VATICAN CITY (Reuters) - The Roman Catholic Church must open itself up to women in the next pontificate, giving them more leadership positions in the Vatican and beyond, according to a senior cardinal who will be influential in electing the next pope.
In an exclusive interview with Reuters, Cardinal Leonardo Sandri, 69, an Argentine, also said the next pope should not be chosen according to a geographic area but must be a "saintly man" qualified to lead the Church in a time of crisis.
He said one of the greatest challenges facing the Church was trying to win back those suffering from a "loss of faith" who had "turned their back on God" and the Church of their fathers.
Sandri, an experienced diplomat and past number two in the Vatican bureaucracy, is expected to wield great influence in the choice of the man to succeed Pope Emeritus Benedict XVI.
"The role of women in the world has increased and this is something the Church has to ask itself about," Sandri said in his office just outside St Peter's Square where he heads the Vatican department for Eastern Catholic Churches.
"They must have a much more important role in the life of the Church ... so that they can contribute to Church life in so many areas which are now, in part, open only to men ... This will be a challenge for us in the future."
At present women, most of them nuns, can only reach the position of under-secretary in Vatican departments, the number three post after president and secretary, which so far have been held by ordained men. Currently only two women are under-secretaries, one a nun and one a lay woman.
Sandri, a son of Italian immigrants who has been mentioned as a papal candidate, said it was "only right" that women should have more key positions in the Vatican administration "where they can make a very important contribution because of their qualifications".
He added: "But they must also be co-participants in the dialogue and the analysis of the life of the Church and in (other) areas, even in the formation of priests, where they can play a very, very important role."
The Church teaches that women cannot become priests because Jesus willingly chose only men as his apostles. Sandri gave no indication that the rule could be changed.
Sandri spoke as cardinals from around the world gathered for preliminary meetings on Monday ahead of a closed-door conclave to choose a new pope which is expected to begin in the Sistine Chapel around March 10.
He said the next pope should have holiness, physical strength, communications skills, and the ability to govern.
"The problem is finding the four qualities together. Sometimes someone has an excess of one quality and less of others ... for me, the most important thing is that he be a man of faith who is not afraid," the cardinal said.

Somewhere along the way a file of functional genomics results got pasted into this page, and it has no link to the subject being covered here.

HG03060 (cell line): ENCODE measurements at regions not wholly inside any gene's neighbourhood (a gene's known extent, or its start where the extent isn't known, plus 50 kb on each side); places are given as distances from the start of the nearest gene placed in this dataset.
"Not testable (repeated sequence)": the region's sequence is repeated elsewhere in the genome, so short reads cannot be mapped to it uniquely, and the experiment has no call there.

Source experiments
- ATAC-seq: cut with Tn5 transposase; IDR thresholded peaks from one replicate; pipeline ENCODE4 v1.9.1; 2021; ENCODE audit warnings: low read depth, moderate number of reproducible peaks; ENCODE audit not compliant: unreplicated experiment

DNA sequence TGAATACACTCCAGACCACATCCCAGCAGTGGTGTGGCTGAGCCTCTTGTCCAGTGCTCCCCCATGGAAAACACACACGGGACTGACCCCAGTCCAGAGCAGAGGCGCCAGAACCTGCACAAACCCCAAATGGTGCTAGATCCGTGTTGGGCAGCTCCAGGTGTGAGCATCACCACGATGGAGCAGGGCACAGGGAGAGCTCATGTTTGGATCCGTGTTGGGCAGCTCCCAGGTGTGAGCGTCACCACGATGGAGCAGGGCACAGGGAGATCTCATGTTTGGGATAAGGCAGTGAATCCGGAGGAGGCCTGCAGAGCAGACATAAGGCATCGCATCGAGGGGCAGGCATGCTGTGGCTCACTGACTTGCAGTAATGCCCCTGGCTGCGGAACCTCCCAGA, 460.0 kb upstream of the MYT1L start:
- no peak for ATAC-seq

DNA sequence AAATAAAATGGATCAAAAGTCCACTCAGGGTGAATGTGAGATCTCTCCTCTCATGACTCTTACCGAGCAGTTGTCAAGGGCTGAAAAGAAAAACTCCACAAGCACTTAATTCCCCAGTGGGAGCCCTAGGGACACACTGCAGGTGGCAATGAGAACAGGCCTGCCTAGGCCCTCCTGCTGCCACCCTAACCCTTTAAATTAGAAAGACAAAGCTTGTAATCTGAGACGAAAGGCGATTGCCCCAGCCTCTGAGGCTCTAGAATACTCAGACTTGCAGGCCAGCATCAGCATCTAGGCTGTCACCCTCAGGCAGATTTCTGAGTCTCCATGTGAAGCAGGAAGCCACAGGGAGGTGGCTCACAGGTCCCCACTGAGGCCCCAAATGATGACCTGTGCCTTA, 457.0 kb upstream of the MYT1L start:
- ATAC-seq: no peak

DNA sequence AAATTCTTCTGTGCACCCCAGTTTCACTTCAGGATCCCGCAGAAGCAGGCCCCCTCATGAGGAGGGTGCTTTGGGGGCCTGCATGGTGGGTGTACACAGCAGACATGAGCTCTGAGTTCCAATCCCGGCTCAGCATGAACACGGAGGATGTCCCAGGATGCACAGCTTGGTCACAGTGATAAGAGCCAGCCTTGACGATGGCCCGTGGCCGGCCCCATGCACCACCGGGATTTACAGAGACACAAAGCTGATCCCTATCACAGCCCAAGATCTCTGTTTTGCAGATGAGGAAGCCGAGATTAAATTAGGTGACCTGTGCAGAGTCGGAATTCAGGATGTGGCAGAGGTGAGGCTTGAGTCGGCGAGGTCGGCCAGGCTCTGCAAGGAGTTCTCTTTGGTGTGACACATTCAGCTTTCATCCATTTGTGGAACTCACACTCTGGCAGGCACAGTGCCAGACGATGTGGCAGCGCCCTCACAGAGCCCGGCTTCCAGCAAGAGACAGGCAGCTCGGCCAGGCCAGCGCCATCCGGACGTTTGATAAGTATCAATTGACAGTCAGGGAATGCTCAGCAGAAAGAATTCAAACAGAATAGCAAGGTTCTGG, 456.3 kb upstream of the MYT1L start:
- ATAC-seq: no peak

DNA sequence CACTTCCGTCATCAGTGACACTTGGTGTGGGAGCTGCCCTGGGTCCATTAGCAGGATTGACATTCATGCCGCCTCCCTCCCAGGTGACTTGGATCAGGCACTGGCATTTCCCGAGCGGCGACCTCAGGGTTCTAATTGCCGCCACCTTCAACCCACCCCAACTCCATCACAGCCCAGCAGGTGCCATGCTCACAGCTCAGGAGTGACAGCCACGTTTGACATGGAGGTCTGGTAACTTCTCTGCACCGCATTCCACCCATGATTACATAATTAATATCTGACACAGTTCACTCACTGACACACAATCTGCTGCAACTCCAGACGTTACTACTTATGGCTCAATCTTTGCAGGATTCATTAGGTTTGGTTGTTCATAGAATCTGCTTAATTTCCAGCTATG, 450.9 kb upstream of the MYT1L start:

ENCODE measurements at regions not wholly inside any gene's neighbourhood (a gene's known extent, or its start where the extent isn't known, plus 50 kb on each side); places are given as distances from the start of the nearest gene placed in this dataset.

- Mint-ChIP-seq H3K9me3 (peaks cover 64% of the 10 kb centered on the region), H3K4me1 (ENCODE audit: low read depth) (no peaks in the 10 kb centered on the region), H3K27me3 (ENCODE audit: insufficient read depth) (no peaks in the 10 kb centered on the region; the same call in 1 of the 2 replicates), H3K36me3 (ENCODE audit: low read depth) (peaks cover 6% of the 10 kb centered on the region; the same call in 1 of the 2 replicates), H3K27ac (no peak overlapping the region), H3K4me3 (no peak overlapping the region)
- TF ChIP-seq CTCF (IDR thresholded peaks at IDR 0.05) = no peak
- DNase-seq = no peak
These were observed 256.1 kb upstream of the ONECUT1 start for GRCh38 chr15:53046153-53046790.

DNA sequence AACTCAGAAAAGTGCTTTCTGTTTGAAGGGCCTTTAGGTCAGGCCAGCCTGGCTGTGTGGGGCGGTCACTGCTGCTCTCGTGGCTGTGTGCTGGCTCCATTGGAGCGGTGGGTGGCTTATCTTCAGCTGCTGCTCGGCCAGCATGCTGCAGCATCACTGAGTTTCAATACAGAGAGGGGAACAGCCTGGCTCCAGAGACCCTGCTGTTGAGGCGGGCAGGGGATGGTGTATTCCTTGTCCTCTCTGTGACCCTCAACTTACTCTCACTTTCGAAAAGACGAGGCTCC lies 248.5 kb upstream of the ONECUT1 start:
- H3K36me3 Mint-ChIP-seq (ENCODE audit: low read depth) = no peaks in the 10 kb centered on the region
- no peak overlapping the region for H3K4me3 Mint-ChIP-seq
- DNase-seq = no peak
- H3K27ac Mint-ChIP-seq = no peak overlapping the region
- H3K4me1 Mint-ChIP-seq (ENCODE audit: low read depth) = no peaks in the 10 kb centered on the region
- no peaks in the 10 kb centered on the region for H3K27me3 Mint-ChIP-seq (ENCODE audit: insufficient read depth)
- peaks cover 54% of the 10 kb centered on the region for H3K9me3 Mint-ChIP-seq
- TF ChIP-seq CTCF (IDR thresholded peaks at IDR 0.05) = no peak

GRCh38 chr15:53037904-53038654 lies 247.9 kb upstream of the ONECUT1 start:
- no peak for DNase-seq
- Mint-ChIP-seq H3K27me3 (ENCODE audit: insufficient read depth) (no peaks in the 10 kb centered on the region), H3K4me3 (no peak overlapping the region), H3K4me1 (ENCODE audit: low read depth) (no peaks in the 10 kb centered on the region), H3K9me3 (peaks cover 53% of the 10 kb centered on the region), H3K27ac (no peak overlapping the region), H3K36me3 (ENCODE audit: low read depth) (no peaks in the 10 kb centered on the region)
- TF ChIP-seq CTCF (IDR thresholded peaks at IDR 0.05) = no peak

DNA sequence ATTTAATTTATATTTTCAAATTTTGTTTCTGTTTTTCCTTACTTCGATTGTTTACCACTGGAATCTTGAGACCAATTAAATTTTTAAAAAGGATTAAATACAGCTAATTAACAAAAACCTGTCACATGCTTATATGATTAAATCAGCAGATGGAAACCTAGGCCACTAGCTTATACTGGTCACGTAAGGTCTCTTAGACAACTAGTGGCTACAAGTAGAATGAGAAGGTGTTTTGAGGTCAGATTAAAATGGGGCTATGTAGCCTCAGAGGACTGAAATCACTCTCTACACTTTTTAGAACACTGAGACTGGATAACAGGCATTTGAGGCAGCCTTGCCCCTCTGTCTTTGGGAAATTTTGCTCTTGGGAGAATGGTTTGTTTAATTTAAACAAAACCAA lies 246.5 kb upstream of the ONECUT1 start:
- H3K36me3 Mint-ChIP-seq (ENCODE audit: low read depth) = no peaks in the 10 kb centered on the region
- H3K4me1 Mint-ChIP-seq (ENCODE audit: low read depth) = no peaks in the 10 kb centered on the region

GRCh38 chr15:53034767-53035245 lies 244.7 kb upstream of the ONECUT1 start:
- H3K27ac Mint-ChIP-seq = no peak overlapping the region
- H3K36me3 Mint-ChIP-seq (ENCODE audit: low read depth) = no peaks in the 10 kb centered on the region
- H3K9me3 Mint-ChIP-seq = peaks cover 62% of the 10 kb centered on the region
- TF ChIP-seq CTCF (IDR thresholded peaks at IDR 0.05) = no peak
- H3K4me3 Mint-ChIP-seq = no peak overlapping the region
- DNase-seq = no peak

"I would like to see the new pope be someone who above all is, if not yet a saint - that is difficult to ask for - someone who is at least walking towards sanctity through a life of humility, work, prayer and witness to the Gospel," he said.
He listed the qualities a pope should have as:
- "A pope who has a certain vigour, a physical resistance, a capacity to carry out all the commitments of the papacy."
- "A great ability to communicate, a gift to be able to express to others that the pope is a representative of God and the vicar of Christ but is also a human being who smiles, who shakes hands, who embraces people, who reaches out to people and is close to all those to approach him."
- "He should also be one who knows how to govern, not only from personal experience but who will also surround himself with people who can help him do this."
Parts of the Vatican's central administration, known as the Curia, have been faulted for not preventing some of the scandals and mishaps that marked Benedict's troubled papacy.
There has been much speculation that the next pope could be a non-European, perhaps from Africa or Asia, both places where the Church is more vibrant and less ossified than in Europe and in other developed areas.
But Sandri warned against picking a pope by his passport.
"I am sceptical about relying on geographical definitions. Someone should not be elected pope just because he is not a European," the cardinal said.
"We have to choose the best person, the one who has all the personal qualities of health, vigour, preparation and experience, without regard to geographical origin," he said.
Cardinal Peter Turkson, 64, from Ghana, who heads the Vatican's justice and peace department, is seen as a leading African candidate.
"The Church is ready for a black pope but maybe the world is not," Sandri said. "We are open to anyone as long he is the best prepared, the best qualified, to face a time that is so difficult for the Church and the world."